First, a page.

Time to Change the Message

Persons who’ve heard Postmaster General Louis DeJoy speak more than once note that he tends to use the same format every time:

  • First, trash your predecessors, dismiss critics, and blame them all for the “mess” you found when you arrived.
  • Next, explain how easily you determined the solution and developed your 10-year Plan.
  • Finally, declare victory by saying that your executives and entire workforce are ”energized” by your initiatives and that turning around the USPS is within reach.

Along the way, keep referring to (1) anyone who isn’t dogmatically committed to the Plan as “resistance” and “noise,” (2) the PAEA’s ratesetting system as “defective,” and (3) the Postal Service’s trucks as always carrying a lot of air.

Recently

The latest demonstration of the pattern was in a July 27 address to the American Enterprise Institute, a DC think tank.  In his scripted address, DeJoy repeated his familiar themes, following his customary format, as exemplified by the quotes below:

“... we had endured a defective pricing model that was allowed to exist for fourteen years, basically subsidizing our mailing industry to the significant detriment of our organization ...

“... the lack of action or the existence of any plan, and the ongoing stakeholder resistance to any plan ...

“... the Postal Service existed, and in almost all cases was deterred by, a universe of stakeholders and pundits that has very little awareness or interest in the consequence of years of parochial, political, and self-serving directions toward the institution ...

“... just about every action from everyone involved promoted a status quo environment or miscalculated action that sent the Postal Service backward while the nation was moving forward.  For instance, defective pricing prolonged by the PRC ...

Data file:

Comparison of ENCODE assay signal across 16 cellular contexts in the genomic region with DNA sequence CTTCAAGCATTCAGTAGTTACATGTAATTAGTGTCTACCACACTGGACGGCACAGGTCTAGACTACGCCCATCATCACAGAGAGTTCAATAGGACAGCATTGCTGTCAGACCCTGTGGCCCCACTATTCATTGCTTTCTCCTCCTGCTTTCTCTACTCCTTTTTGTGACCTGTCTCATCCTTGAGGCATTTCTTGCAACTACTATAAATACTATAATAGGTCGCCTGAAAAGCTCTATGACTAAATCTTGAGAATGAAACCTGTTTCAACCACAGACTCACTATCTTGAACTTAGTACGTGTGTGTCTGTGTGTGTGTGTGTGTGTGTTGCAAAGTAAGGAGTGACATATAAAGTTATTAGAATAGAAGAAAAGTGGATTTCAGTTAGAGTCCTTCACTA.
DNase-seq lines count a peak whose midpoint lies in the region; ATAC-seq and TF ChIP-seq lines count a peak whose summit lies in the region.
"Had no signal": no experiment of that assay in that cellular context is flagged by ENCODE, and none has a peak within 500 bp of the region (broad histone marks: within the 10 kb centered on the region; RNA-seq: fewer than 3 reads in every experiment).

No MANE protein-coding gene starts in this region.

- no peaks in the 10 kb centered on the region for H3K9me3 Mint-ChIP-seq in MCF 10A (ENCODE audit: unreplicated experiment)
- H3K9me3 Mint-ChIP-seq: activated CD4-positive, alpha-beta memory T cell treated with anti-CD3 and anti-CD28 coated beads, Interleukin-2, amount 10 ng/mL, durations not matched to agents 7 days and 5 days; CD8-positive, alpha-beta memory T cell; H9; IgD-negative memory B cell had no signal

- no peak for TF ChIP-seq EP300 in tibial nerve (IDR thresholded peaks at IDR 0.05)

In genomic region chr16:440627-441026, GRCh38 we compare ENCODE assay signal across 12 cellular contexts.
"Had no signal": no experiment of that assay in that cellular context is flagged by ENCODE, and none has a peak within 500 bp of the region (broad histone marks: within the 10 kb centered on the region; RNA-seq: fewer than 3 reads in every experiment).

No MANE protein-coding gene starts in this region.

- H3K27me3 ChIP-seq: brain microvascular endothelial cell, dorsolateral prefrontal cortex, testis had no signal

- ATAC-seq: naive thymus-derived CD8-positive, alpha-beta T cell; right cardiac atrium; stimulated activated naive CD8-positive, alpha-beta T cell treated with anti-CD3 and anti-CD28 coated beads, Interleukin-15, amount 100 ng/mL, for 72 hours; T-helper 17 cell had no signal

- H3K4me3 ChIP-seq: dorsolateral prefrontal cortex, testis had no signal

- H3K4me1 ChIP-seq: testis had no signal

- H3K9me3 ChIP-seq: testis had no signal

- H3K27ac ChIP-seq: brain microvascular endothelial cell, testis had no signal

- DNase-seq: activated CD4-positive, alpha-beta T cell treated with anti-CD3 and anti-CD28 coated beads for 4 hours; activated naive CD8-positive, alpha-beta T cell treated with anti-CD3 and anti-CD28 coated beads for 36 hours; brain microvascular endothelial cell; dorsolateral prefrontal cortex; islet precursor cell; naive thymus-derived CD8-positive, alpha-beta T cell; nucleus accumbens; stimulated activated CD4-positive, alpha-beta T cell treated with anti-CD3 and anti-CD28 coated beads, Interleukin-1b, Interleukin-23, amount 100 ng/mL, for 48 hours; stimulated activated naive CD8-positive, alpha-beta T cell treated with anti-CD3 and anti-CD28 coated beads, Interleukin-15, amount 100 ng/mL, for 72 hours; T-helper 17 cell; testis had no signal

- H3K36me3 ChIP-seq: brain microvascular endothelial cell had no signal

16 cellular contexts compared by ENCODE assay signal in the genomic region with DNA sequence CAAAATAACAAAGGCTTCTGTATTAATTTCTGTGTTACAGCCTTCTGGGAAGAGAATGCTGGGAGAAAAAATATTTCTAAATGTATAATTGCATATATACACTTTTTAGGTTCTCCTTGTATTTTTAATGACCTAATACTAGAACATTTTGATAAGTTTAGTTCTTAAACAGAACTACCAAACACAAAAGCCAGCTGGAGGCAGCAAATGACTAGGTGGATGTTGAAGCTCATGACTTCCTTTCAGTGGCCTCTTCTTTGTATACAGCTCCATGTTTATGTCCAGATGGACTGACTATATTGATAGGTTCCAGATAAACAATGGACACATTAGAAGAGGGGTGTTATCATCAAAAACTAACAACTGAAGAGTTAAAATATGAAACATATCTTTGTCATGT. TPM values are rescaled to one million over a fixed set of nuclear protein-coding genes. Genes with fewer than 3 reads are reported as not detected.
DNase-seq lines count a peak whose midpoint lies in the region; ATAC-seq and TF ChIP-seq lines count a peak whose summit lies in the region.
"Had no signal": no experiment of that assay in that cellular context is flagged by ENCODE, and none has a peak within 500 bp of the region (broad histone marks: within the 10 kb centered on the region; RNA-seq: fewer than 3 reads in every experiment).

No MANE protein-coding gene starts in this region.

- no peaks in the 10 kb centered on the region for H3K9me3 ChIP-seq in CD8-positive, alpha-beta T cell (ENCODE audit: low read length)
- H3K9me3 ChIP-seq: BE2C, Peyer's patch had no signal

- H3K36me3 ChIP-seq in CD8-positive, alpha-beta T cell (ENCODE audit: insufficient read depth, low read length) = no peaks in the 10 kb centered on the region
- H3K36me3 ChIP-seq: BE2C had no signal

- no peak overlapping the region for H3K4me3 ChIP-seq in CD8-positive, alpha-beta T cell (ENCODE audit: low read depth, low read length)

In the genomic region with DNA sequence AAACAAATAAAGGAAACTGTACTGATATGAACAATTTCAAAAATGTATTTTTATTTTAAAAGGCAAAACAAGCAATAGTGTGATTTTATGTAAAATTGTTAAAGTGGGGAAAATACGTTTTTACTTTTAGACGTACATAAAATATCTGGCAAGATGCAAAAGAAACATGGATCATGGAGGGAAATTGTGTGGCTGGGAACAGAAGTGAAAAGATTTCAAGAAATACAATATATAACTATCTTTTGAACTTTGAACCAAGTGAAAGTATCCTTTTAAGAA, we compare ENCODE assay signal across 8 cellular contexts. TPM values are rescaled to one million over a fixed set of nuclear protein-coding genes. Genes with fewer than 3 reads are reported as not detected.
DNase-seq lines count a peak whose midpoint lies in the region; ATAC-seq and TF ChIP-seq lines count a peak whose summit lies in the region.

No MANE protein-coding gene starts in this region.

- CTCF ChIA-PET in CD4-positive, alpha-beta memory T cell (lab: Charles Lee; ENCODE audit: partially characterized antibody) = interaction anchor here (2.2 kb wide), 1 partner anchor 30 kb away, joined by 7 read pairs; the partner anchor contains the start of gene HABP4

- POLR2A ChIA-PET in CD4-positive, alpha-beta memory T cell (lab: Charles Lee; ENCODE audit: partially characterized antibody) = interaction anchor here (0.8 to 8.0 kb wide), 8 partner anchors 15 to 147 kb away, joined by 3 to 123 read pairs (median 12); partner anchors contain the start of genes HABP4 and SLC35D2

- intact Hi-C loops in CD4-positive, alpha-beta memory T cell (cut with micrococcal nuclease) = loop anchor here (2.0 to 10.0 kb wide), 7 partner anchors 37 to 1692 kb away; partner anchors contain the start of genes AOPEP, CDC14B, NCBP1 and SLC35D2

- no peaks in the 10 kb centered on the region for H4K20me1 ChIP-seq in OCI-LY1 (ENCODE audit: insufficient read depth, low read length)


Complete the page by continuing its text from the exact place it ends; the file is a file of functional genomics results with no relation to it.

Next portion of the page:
“... lobbying by mailers and competitors against the most meaningful management operating, pricing, or service initiatives ...

“... postal management had been significantly affected by stakeholder interest and views regarding its ability to make changes ...

“... users of the system would develop unrealistic and unlimited expectations ...

“... the same resistance roared louder when I got here and got louder as we attempted to make change ...

“... we had not met our delivery standards in the past ten years ...

“... 55,000 trucks being dispatched every day, only 30% full ...”

“... this has been going on for over ten years and nothing has been done about it until several months ago ...

“... when I arrived we immediately engaged differently ...

“... at the kickoff meeting with a broad group of executives [from the USPS] ...

He also expressed approval for the 1970 Postal Reorganization Act, that was replaced in 2006 by the Postal Accountability and Enhancement Act:

“... I believe there was wisdom in that legislation [the PRA] albeit compromised by the PAEA and subsequent regulation ...

“... for the last ten years our stakeholders and the Postal Service’s management have not conformed to the intent of that law [the PRA] and as a consequence we transformed into an existence exactly like the 1970 law tried to prevent.  That’s how you lose $10 billion a year and develop the chronic condition that I found it in."